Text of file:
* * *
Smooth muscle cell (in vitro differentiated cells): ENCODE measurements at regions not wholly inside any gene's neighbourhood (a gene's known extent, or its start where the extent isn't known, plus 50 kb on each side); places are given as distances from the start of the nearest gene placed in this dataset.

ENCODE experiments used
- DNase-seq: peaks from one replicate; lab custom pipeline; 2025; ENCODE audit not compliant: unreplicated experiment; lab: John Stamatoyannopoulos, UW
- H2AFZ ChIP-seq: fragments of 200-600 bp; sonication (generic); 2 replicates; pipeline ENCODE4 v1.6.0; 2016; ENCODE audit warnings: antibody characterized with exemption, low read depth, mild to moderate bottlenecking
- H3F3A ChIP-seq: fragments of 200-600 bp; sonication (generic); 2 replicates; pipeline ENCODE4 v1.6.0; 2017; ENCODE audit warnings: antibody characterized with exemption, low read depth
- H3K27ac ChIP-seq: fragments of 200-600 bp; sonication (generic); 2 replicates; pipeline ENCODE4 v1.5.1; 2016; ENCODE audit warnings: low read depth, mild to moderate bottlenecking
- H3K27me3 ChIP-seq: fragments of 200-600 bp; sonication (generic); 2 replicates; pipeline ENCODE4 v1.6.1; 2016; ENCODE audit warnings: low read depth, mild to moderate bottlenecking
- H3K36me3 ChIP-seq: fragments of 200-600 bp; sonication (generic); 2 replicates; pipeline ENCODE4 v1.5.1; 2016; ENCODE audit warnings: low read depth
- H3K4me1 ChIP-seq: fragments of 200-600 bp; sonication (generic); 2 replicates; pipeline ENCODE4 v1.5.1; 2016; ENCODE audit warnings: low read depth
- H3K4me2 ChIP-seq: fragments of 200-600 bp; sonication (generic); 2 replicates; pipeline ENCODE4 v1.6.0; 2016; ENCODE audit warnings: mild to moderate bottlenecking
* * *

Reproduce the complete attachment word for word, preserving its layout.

Smooth muscle cell (in vitro differentiated cells): ENCODE measurements at regions not wholly inside any gene's neighbourhood (a gene's known extent, or its start where the extent isn't known, plus 50 kb on each side); places are given as distances from the start of the nearest gene placed in this dataset.

ENCODE experiments used
- DNase-seq: peaks from one replicate; lab custom pipeline; 2025; ENCODE audit not compliant: unreplicated experiment; lab: John Stamatoyannopoulos, UW
- H2AFZ ChIP-seq: fragments of 200-600 bp; sonication (generic); 2 replicates; pipeline ENCODE4 v1.6.0; 2016; ENCODE audit warnings: antibody characterized with exemption, low read depth, mild to moderate bottlenecking
- H3F3A ChIP-seq: fragments of 200-600 bp; sonication (generic); 2 replicates; pipeline ENCODE4 v1.6.0; 2017; ENCODE audit warnings: antibody characterized with exemption, low read depth
- H3K27ac ChIP-seq: fragments of 200-600 bp; sonication (generic); 2 replicates; pipeline ENCODE4 v1.5.1; 2016; ENCODE audit warnings: low read depth, mild to moderate bottlenecking
- H3K27me3 ChIP-seq: fragments of 200-600 bp; sonication (generic); 2 replicates; pipeline ENCODE4 v1.6.1; 2016; ENCODE audit warnings: low read depth, mild to moderate bottlenecking
- H3K36me3 ChIP-seq: fragments of 200-600 bp; sonication (generic); 2 replicates; pipeline ENCODE4 v1.5.1; 2016; ENCODE audit warnings: low read depth
- H3K4me1 ChIP-seq: fragments of 200-600 bp; sonication (generic); 2 replicates; pipeline ENCODE4 v1.5.1; 2016; ENCODE audit warnings: low read depth
- H3K4me2 ChIP-seq: fragments of 200-600 bp; sonication (generic); 2 replicates; pipeline ENCODE4 v1.6.0; 2016; ENCODE audit warnings: mild to moderate bottlenecking